Pre-eclampsia research

Pre-eclampsia is a pregnancy condition that can lead to serious complications for mother and baby if left untreated. Tommy’s think that prevention is better than cure – so we’re funding research to figure out why it happens and how we can stop it.

Pre-eclampsia is a condition that only affects women during pregnancy, usually in the second half (from around 20 weeks). Worldwide, it is a leading cause of death in both mothers and babies [1]. Around 2%-8% of all pregnancies are complicated by pre-eclampsia [2]. Severe cases develop in 1-2% of pregnancies [3]. Early signs include high blood pressure and protein appearing in urine tests.

The causes of pre-eclampsia aren’t fully understood – we think it is related to the placenta not attaching properly to the wall of the womb.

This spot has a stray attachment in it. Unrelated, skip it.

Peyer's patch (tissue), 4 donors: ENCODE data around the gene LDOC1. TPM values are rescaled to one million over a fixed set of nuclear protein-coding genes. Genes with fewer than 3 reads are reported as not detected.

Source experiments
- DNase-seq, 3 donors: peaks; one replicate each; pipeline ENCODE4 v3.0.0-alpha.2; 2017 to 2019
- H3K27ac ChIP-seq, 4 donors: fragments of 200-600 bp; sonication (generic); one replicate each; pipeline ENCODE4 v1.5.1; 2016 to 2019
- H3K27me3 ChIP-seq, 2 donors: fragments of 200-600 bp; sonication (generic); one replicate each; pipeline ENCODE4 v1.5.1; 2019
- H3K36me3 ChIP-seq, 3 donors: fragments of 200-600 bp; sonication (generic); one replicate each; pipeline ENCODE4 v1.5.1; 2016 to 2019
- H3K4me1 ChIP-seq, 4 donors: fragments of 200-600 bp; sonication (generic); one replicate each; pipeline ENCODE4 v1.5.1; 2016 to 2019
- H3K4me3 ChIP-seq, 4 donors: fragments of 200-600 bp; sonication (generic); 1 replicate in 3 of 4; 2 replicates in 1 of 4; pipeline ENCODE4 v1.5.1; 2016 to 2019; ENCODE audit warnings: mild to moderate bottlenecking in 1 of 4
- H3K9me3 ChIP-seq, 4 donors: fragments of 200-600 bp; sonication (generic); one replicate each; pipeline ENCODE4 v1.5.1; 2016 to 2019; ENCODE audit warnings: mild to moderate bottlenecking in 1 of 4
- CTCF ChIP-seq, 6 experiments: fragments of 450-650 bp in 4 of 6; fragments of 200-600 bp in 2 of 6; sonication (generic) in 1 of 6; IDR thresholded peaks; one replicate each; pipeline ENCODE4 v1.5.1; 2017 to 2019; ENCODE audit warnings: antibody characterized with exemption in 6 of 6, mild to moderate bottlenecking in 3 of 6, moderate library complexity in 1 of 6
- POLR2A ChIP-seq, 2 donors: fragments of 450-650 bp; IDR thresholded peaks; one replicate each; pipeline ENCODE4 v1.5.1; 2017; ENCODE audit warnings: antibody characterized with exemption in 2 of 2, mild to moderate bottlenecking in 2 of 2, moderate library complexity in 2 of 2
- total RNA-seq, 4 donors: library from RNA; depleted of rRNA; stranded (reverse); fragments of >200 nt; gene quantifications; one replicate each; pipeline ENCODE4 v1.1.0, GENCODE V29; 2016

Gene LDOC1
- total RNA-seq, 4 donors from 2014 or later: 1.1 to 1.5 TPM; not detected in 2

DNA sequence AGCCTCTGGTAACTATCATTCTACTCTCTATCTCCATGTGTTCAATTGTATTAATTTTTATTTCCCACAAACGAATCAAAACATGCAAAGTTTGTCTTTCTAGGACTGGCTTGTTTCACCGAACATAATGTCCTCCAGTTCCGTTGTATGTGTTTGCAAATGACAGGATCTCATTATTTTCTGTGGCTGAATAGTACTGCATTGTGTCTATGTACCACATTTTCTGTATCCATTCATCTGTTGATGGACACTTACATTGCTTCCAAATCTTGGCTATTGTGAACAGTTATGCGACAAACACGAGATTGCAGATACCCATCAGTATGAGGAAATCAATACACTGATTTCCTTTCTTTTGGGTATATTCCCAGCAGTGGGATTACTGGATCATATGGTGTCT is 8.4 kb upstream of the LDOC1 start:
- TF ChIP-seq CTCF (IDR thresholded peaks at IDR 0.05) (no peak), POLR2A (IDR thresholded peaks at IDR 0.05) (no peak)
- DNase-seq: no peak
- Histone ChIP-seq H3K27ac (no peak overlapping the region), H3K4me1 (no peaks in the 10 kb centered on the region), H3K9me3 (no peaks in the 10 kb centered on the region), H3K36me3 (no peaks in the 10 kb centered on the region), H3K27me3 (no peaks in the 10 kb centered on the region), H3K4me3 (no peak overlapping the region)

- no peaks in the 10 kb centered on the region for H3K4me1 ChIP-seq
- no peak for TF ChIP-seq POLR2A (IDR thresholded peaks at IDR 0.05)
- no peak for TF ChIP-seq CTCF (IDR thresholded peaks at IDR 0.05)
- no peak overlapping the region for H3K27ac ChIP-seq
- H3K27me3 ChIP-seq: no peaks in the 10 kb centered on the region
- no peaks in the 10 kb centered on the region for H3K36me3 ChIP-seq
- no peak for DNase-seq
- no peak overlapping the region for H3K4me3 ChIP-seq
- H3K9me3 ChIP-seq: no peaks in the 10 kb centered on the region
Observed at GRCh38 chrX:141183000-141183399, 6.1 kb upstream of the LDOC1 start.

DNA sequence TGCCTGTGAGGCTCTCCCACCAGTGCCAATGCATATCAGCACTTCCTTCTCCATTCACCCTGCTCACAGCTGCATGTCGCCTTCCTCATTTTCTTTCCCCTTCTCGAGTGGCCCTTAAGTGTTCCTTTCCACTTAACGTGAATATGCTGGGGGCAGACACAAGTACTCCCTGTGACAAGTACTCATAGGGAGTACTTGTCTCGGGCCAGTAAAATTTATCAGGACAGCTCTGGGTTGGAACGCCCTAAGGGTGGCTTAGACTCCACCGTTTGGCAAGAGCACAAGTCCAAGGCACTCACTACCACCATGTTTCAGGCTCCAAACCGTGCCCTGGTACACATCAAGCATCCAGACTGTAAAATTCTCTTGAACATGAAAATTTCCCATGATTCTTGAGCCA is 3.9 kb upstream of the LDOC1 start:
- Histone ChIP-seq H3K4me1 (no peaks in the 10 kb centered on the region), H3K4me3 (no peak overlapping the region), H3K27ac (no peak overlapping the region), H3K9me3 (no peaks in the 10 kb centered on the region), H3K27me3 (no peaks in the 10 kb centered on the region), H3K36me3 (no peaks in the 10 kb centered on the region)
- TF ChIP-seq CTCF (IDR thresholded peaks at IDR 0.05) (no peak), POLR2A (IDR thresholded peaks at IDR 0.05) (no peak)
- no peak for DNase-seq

We need research to find out why it happens, so we can work to prevent it. That’s why Tommy’s funds pioneering research into the causes of pre-eclampsia, and the best ways of finding and caring for women at risk.

Research Highlights

Current pre-eclampsia research

Completed pre-eclampsia research

Sources

1. WHO (2011) Prevention and treatment of pre-eclampsia and eclampsia 2011, World Health Organisation, Geneva, Switzerland, http://apps.who.int/iris/bitstream/10665/44703/1/9789241548335_eng.pdf

2. WHO (2011) Prevention and treatment of pre-eclampsia and eclampsia 2011, World Health Organisation, Geneva, Switzerland, http://apps.who.int/iris/bitstream/10665/44703/1/9789241548335_eng.pdf

3. NHS Choices [accessed 10/01/2018] Pre-eclampsia overview, https://www.nhs.uk/conditions/pre-eclampsia/

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